Richard II: Thomas of Woodstock only survives in a well-thumbed manuscript. Literally well-thumbed:The edges of its pages, worn thin by apparently decades of use as a playhouse prompt script, are disintegrating.
But that’s not all: The manuscript’s cover sheet has been lost, taking with it the original name of the play and the author’s name. The last few pages are also missing, taking with them the end of the play.
Despite being battered and beaten, the play has survived. And it brings with it a host of mysteries of enigmas.
First, and perhaps foremost, is the play’s anonymity. Take any half-decent, anonymous play from Elizabethan England and it won’t be long before the question, “Who wrote this?” starts attracting answers of, “William Shakespeare”.
Richard II: Thomas of Woodstock, on the other hand, is a very good play from Elizabethan England, so it shouldn’t be too surprising to discover that the name “William Shakespeare” has been periodically dogging its heels for at least the last couple of centuries. But the heat really cranked up in 2005 when Michael Egan picked up the torch. Egan didn’t just content himself with writing a mammoth tome making his case that Shakespeare was the author of “Richard II, Part 1″ (as he called it): He wrote four. And then he followed it up with a blitzkrieg of publicity.
Which, to make a long story short, is how the play finds its way into the apocryphal cycle of the Complete Readings of William Shakespeare. And thus poses its own problems for me to solve.
First, let’s talk about the title. Egan makes the compelling case that the identity of the play itself serves a proxy fight for the authorship debate: The earliest critics of the play referred to it as simply Richard II (because it was fairly standard practice for Elizabethan history plays to be named after their reigning monarch). But this created obvious confusion between this play and the better known play of the same title by Shakespeare.
At this point, the play’s identity splits: Those who believe that the play is written by Shakespeare (along with a few who don’t) start referring to it as Richard II, Part 1.Â But those who don’t ascribe to Shakespeare’s authorship (and want to distance the play as much as possible from Shakespeare’s work), strip Richard’s name off the play entirely and refer to it as either Thomas of Woodstock (or simply Woodstock).
On the gripping hand, I find either approach to be fraught with problems. On the one hand, titling the play Richard II, Part 1 is deliberately provocative. It thrusts the authorship question front-and-center while simultaneously demanding an opinion before one has even had a chance to experience the play (let alone the evidence). It’s presumptuous in its assumption.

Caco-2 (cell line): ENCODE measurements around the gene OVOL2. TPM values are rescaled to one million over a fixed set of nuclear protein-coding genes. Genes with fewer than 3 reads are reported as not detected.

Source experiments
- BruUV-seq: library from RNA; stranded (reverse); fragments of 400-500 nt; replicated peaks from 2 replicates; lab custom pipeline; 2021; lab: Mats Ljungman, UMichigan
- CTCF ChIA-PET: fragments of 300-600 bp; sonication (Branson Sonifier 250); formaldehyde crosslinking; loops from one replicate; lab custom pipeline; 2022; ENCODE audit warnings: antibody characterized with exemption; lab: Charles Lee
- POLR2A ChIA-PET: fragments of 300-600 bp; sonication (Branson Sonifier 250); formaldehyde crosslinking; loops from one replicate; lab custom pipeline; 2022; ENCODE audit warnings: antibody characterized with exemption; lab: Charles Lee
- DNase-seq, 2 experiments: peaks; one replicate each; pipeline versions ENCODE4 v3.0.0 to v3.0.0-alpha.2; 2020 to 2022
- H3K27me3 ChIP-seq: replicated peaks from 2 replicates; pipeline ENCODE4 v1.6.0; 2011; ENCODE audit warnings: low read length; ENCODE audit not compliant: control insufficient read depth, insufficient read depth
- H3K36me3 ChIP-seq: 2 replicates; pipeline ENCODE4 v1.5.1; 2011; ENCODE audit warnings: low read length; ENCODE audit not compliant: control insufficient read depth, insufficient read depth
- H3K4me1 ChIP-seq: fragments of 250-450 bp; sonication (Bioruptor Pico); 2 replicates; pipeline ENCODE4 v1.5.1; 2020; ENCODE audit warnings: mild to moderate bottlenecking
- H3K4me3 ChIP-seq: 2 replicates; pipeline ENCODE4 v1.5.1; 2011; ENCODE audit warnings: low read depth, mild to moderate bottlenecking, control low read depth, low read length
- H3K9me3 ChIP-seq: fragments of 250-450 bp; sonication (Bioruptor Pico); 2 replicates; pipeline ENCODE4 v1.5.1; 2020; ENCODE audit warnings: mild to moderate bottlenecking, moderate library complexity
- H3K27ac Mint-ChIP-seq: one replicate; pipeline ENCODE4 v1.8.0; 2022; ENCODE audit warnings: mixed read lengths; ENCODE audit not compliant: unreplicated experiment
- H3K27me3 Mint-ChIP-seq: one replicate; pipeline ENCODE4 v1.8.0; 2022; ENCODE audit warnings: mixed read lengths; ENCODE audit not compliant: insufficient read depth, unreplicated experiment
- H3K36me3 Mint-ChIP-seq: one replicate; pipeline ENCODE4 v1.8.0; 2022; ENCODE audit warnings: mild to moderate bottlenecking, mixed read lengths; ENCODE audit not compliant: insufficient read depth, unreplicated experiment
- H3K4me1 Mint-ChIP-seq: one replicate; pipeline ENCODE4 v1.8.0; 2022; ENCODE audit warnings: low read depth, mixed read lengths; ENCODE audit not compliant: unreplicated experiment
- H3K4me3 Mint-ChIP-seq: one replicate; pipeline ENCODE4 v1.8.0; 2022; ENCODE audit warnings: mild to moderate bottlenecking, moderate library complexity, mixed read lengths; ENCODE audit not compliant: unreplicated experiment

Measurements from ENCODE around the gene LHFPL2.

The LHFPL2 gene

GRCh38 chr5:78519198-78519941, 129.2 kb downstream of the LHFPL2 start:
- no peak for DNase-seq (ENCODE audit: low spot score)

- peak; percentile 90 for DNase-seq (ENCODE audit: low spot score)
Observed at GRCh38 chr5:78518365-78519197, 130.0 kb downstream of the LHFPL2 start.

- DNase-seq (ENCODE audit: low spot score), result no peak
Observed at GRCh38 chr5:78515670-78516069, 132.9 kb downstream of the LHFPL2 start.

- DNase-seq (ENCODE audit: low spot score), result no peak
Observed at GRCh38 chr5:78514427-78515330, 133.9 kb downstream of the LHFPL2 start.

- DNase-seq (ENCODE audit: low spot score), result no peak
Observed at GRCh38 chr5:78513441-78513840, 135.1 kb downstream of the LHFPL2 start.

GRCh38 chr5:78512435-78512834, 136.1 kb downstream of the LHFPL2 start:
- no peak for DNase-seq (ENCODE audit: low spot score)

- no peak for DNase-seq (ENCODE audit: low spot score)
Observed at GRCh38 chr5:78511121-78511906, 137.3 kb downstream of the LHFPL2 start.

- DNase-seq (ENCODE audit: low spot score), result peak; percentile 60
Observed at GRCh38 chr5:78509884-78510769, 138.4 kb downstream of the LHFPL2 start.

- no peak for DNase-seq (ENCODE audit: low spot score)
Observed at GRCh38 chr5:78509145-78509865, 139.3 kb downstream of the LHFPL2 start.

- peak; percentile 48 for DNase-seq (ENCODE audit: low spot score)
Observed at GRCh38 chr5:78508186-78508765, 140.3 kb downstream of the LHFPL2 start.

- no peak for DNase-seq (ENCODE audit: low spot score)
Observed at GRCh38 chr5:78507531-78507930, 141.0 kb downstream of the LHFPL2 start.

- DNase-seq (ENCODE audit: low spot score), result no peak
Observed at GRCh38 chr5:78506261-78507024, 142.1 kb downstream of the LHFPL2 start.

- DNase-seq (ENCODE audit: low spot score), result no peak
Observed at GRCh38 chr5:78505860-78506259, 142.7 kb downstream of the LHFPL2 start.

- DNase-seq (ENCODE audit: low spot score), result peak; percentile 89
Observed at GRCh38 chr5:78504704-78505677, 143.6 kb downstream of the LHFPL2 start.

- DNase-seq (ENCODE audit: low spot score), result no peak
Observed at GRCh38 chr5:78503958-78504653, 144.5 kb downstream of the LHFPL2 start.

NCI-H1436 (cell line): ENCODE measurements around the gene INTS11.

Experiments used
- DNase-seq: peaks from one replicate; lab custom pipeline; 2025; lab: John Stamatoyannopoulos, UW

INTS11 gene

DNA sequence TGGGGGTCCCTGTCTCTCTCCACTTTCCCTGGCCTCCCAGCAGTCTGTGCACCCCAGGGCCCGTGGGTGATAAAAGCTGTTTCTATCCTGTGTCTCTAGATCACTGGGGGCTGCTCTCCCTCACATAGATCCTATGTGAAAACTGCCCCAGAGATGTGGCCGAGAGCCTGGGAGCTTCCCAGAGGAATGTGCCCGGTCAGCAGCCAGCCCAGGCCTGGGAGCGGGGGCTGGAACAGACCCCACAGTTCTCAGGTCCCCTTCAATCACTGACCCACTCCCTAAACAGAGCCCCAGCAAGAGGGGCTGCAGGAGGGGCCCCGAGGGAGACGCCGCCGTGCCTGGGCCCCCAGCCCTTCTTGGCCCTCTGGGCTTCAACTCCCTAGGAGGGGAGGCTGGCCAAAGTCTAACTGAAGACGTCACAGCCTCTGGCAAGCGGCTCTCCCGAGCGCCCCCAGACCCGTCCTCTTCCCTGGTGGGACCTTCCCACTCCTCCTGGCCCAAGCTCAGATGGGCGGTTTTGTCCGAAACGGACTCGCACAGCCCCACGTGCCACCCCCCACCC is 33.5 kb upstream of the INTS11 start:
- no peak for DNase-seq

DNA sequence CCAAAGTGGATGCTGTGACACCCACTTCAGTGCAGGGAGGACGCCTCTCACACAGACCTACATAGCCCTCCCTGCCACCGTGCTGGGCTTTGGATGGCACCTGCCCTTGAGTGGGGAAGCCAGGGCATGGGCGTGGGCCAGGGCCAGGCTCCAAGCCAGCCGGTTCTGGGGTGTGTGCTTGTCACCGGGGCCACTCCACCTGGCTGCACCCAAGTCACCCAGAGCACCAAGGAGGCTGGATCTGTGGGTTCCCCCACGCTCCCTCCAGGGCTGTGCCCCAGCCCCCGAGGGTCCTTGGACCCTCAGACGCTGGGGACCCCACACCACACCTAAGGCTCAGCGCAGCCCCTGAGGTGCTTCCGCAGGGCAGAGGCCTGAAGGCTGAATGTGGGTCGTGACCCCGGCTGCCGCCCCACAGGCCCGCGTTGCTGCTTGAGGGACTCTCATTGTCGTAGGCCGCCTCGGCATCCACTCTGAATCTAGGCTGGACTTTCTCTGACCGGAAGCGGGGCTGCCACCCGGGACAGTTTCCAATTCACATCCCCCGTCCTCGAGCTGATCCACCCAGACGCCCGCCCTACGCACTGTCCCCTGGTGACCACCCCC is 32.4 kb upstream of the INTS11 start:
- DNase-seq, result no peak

On the other hand, titling the play Thomas of Woodstock is to promote the character of Woodstock to the role of sole protagonist in a way that I, personally, feel significantly distorts the narrative of the play.
So I split the difference: As a title, Richard II: Thomas of Woodstock is (a) clear; (b) assumes nothing; and (c) distinguishes it from the other, more famous, Richard II.
DEBT TO FRIJLINCK
In an age of pervasive googling, I was actually surprised to discover that a photographic facsimile of Richard II: Thomas of Woodstock wasn’t available online. Of course, even if it were, it wouldn’t do me much good: While I’ve become intimately familiar with the idiosyncrasies of Elizabethan printing, I’m afraid Elizabethan handwriting is a skill I’m far from mastering.
That’s why our script owes a great debt to Wilhelmina Frijlinck. Frijlinck prepared the 1929 Malone Society Reprint edition of the play (published as The First Part of the Reign of King Richard the Second, or Thomas of Woodstock). This edition faithfully reproduced in modern type and layout everything which could be found on the page of the original manuscript.
While in some ways it can be frustrating to be dependent on Frijlinck’s observations instead of being able to study the primary text directly, there’s no question that Frijlinck’s edition is almost as good as the real thing.
It’s particularly exciting to be able to offer this version of the script to the public because no other decent edition of the play has been made available on the internet.
To date, the only version of the script we’ve been able to find online was the text provided by the Hampshire Shakespeare Company. Unfortunately, this text proved to be so utterly corrupt and purposefully inaccurate that it was completely worthless even as a base text which could be corrected. Its most heinous flaw lies in the decision to expand every contraction (so that “it’s” in the original text, for example, becomes “it is” in the Hampshire edition), thus completely destroying the verse structure of the play. This by itself would utterly discredit the script, but it’s helped along by an essentially schizophrenic approach to punctuation: In some cases spraying excess punctuation in order to further damage the flow and sense of the text, while in other cases failing to provide (or even removing) necessary punctuation required for the text to make any sense.
I think you’ll find that our own script is far from perfect, but it does bear the honor of making an undamaged version of the play publicly available online for the first time.
1. All emendations have been indicated to with [square brackets].
2. Scribal deletions struck thru.
3. Scribal deletions retained in <diamond brackets>.
4. Non-scribal additions underlined.
5. Non-scribal addition not retained underlined and struck thru.
6. Speech headings have been silently regularlized.
7. Names which appear in ALL CAPITALS in stage directions have also been regularized.
8. Spelling has been modernized.
9. Punctuation has been silently emended. (Although only in a minimalist fashion, as described above.)